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Thursday, 23 August 2012

Taking the Plunge: Scuba in Jamaica - Page 4

Written by Gary Pearson
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Noticing her apprehensiveness, our wily instructor asked Hutton what the matter was.

“I don’t feel comfortable,” she retorted without hesitation. “It feels unnatural.”

ShiraH Intravel 4810 1

Hutton, a 24-year-old university student from Canada, was in the same boat as the rest of the group, both physically and mentally. She, however, was the only one with enough guile to speak out. It, too, was her first dive. The tension could have been sliced with a shark’s fin.

“Just remember to equalize,” Halacoglu enforced sternly.

Somehow amidst the frenetic scene, I almost forgot what it meant to equalize. Pinch your nose and blow as you descend, I remember him saying during our brief stint in class. Your ears will pop, neutralizing the effect of increasing pressure. 

Pressure injuries, referred to as barotrauma, can be painful and potentially fatal, but are uncommon as long as proper procedures are adhered to.

Just as Hutton and the others appeared at ease, our forthright and candid instructor imparted some last-second words of wisdom.

“Stay calm, if you panic you are done,” he said, snapping his mask into place as he disappeared over the boat’s hull.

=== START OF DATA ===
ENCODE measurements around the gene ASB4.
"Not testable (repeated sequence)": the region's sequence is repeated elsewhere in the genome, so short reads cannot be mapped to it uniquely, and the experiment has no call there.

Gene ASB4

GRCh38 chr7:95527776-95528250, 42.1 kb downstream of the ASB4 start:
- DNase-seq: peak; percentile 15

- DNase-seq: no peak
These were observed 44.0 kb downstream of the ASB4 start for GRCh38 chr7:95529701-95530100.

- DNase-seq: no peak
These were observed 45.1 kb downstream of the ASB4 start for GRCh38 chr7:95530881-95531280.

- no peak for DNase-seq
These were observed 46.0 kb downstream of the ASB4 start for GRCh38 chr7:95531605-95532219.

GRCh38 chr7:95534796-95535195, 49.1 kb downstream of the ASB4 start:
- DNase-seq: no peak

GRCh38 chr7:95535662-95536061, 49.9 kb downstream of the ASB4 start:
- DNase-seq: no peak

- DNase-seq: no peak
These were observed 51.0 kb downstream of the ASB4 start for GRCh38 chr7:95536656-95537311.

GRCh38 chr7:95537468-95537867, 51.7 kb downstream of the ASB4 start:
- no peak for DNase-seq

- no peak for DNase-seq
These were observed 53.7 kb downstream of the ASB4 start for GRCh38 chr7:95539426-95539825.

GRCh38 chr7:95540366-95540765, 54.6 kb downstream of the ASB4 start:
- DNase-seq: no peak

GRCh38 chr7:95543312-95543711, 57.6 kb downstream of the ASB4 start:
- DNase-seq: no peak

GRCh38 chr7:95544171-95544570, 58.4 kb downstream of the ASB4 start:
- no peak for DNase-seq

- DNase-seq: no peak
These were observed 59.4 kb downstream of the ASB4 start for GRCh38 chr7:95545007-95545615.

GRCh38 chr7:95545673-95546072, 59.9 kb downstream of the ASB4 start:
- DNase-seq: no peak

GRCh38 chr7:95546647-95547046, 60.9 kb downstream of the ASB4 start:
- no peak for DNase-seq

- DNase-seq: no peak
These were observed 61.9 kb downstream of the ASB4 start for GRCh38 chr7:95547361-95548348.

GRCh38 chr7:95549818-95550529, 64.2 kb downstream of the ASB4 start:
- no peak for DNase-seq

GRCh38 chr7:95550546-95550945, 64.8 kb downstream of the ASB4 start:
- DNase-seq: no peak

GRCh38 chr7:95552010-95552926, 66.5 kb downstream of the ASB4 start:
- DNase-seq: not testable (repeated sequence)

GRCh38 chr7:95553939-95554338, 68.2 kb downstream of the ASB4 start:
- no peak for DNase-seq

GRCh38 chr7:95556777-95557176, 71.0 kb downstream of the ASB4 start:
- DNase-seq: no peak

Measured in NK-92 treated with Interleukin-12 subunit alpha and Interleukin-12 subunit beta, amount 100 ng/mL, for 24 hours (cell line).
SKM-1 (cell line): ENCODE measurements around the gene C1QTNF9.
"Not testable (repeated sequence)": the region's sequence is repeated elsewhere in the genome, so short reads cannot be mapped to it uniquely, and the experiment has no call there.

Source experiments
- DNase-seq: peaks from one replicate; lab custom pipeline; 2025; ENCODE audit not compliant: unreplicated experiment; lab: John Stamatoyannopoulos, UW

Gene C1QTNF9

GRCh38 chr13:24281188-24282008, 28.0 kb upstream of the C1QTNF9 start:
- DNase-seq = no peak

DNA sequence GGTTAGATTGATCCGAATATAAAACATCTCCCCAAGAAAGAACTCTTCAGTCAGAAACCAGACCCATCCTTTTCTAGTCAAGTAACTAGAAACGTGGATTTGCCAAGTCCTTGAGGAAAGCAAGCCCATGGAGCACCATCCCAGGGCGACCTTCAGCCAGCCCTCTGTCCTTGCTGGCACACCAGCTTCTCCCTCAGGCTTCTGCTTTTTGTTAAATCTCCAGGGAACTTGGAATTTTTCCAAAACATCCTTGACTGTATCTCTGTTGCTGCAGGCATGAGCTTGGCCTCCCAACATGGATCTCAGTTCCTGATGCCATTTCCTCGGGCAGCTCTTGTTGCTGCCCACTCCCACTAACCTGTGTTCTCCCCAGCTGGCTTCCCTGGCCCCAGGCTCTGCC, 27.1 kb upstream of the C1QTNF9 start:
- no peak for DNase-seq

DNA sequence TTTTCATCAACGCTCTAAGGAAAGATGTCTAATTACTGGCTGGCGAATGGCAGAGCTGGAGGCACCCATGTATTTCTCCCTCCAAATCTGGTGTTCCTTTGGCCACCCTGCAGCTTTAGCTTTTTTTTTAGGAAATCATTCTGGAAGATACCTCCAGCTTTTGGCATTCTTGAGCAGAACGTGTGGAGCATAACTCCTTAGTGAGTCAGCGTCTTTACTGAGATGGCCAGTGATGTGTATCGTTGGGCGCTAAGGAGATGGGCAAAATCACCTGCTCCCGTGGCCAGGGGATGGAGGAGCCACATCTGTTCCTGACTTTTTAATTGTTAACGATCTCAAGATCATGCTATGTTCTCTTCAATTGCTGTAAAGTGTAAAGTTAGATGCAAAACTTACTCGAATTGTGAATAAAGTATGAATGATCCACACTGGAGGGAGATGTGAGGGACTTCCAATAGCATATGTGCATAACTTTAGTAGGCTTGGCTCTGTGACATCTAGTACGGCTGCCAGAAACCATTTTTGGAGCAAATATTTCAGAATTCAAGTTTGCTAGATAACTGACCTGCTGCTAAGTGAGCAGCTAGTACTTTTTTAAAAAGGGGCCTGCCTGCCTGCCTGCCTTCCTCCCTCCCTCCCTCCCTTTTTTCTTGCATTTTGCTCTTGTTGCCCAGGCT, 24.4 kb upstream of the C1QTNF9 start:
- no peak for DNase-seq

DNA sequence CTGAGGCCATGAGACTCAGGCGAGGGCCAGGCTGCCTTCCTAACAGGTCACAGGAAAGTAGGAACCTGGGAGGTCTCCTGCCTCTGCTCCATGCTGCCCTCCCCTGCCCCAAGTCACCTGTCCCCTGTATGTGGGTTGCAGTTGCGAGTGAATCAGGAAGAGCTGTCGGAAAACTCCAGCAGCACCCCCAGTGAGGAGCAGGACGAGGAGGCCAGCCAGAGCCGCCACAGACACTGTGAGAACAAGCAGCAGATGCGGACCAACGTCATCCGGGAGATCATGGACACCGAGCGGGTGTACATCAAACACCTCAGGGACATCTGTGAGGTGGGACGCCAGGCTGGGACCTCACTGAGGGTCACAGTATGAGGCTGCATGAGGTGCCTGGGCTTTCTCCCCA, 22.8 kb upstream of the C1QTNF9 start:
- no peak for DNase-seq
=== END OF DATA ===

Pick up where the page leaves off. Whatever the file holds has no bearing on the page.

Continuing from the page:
Easier said than done.

As I shuffled to the boat’s edge, his parting words circled my mind like a shoal of sharks.

Richard Hooker’s famous proverb, “he who hesitates is lost”, hit me like a bag of bricks, compelling me to leap.

The first of the group to reach the rope connected to the buoy, I watched the others jump cumbersomely overboard. In unison, we started our descent.

The need for constant equalization became immediately evident. Pressure accumulated rapidly, compressing my head like an excavator crushing a defunct Toyota Corolla.

After descending cautiously and meticulously, we reached a depth of 10 meters – industry standard for a first dive – and kneeled on the seabed awaiting our leader’s instruction.

Perrin kneeled across from me, our eyes locking. He gestured, giving me the universal OK sign. I reciprocated.

Finally, I was awarded a chance to scan the unfamiliar surroundings. The coral reef was teeming with plant life, resembling an underwater rainforest.

Conscious of maintaining a composed breathing manner, I inflated my vest a touch as to reach a suitable equilibrium. Again, I tapped the inflation device. This time, however, I overcompensated and rose like a helium balloon. Like a missile, Halacoglu darted to my aid. After deflating my jacket a tad he motioned to his flippers, demonstrating how to properly ascend.

It dawned on me. I must simply kick my flippers. Slightly embarrassed, I faulted the Halacoglu’s classroom lesson for neglecting to teach common sense.

(Page 4 of 5)
Last modified on Sunday, 16 December 2012

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